By Tech. Sgt. Steve Grever
Air Force Public Affairs Agency
Do you want to get promoted, expand your level of leadership and join the enlisted force’s top one percent? We researched how chief master sergeants worked their way through the enlisted ranks, and found these common tips on how they made the most of each promotion opportunity.
Set goals and create a study plan
Chief Master Sgt. Patrick Edem, 7th Air Force Directorate of Logistics chief enlisted manager, recommends Airmen dedicate deliberate time to studying for their Promotion Fitness Exam and Specialty Knowledge Test. Edem believes that setting goals and developing a comprehensive study plan will help Airmen retain the most information when the time comes to test for their next stripe.
“Being fully prepared and ready requires more time than just a glance over; you must digest and absorb the PDG, CDC material and any other career field requirements to do well.”
– Chief Master Sgt. Patrick Edem
Using flash cards, notes, audio aids and alternating study times and locations will help Airmen stay focused and on track to be successful on the day of testing. You may need to set aside time on nights and weekends, and find quiet, isolated locations that are conducive to learning to get the most out of your dedicated study sessions. Read more about Edem’s advice for studying for promotion tests.
Dedicate time to meet other promotion requirements
Chief Master Sgt. Vincent Miller, 2nd Maintenance Squadron superintendent, advises Airmen to dedicate themselves to completing their education requirements, and go the extra mile to pursue other self-improvement and community service activities. Miller states that Airmen need to demonstrate a willingness to separate themselves from their peers, which can give them a leg up to fulfilling their career aspirations and goals.
“To be competitive for awards and promotions, we must commit ourselves to goals such as education, passing the fitness exam and community service. It is through completion of these expectations and requirements that we become better leaders, managers and Airmen.”
– Chief Master Sgt. Vincent Miller
Participating and leading professional development sessions and being involved in professional organizations are also excellent ways to round out your promotion portfolio. Read more about Miller’s advice on preparing for promotion opportunities.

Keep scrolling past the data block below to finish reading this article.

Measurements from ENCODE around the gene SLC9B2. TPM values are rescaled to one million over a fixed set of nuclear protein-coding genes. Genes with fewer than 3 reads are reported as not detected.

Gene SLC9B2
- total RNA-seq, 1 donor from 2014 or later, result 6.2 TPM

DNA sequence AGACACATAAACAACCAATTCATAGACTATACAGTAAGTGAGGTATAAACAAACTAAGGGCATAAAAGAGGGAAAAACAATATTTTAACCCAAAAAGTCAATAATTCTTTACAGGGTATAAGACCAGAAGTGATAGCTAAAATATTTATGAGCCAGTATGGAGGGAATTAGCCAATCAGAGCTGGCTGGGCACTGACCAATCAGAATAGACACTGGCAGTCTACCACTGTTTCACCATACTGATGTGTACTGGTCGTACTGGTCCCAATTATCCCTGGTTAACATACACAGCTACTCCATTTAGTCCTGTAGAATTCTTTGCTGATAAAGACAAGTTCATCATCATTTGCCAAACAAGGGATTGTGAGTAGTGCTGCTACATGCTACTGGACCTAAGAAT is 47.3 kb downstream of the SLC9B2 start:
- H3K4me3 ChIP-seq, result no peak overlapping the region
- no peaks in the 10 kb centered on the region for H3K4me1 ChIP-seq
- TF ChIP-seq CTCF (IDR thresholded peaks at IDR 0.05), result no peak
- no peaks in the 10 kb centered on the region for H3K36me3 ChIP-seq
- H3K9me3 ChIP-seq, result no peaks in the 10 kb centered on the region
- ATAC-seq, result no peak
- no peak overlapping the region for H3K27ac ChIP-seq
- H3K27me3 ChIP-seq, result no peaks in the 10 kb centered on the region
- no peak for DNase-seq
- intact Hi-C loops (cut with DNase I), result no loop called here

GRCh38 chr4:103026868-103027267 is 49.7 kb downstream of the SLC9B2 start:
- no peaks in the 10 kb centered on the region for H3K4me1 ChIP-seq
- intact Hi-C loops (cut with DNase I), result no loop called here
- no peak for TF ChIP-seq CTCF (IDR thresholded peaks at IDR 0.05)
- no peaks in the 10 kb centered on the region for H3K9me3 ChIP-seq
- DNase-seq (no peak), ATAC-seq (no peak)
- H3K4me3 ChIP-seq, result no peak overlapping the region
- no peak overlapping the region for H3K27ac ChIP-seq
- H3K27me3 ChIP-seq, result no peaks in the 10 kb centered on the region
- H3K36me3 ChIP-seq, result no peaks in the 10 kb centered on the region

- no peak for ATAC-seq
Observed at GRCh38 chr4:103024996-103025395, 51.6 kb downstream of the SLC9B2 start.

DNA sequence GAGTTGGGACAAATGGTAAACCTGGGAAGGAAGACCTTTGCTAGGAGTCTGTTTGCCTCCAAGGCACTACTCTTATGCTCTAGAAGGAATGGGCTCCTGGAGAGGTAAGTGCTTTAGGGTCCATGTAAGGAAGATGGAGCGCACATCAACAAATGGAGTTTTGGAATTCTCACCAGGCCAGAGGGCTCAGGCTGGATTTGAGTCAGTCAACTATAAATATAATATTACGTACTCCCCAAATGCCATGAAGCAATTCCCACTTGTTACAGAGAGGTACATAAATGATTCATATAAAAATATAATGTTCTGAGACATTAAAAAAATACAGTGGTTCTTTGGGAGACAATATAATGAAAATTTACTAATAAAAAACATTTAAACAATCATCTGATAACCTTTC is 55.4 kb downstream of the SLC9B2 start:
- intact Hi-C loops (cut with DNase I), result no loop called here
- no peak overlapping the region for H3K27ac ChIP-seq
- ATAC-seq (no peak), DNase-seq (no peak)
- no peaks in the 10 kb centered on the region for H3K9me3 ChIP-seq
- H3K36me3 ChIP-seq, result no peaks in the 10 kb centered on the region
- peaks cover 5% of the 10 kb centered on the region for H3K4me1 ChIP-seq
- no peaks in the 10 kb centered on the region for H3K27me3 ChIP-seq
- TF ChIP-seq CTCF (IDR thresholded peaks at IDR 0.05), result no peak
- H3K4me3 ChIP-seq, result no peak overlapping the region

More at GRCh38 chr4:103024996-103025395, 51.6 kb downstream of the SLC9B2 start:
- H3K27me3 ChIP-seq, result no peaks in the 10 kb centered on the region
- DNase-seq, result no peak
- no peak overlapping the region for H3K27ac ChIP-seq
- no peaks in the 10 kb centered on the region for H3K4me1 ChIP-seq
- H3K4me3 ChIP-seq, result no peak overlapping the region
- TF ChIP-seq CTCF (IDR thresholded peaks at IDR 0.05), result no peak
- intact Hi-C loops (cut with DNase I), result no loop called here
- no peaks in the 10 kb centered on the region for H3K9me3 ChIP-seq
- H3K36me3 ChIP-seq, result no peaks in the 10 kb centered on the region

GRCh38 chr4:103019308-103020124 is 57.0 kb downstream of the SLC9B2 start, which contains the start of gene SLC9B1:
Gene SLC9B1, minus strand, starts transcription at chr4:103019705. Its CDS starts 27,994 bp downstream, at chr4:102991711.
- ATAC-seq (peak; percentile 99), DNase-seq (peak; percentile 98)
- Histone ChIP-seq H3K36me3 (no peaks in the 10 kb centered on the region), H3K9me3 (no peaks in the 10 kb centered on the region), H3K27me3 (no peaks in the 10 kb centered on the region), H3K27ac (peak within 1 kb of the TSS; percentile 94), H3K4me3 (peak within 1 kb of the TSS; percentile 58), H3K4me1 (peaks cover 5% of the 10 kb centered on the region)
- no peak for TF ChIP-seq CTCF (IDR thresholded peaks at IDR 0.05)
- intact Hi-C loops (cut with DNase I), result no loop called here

Find a mentor
Miller believes identifying a mentor early in his career helped propel him through the enlisted ranks. Chief Master Sgt. Von Burns, 190th Operations Group superintendent, also shared his insight about mentorship, acknowledging that mentors can be used to help Airmen grow and develop personally and professionally throughout their careers.
“Consistent mentorship and a few one-way ‘conversations’ from a chief master sergeant propelled me down the road of education.” – Chief Master Sgt. Vincent Miller
Mentors come in many forms, and Airmen shouldn’t be afraid to walk up to a successful civilian, enlisted member or officer and ask them to share their career advice and become a mentor. Mentors wear a lot of hats. They can serve as trusted counselors and suggest career paths and opportunities that match your individual goals. Their advice and guidance can lay the foundation for you to join the senior noncommissioned officer corps. Read more about Burns’ thoughts on mentoring and growing Airmen.
Commitment to the mission and your career field, and putting in the time to prepare and study for promotion opportunities will lead you on a path to joining the enlisted force’s top one percent. What tips have you learned over the years on preparing for promotion tests?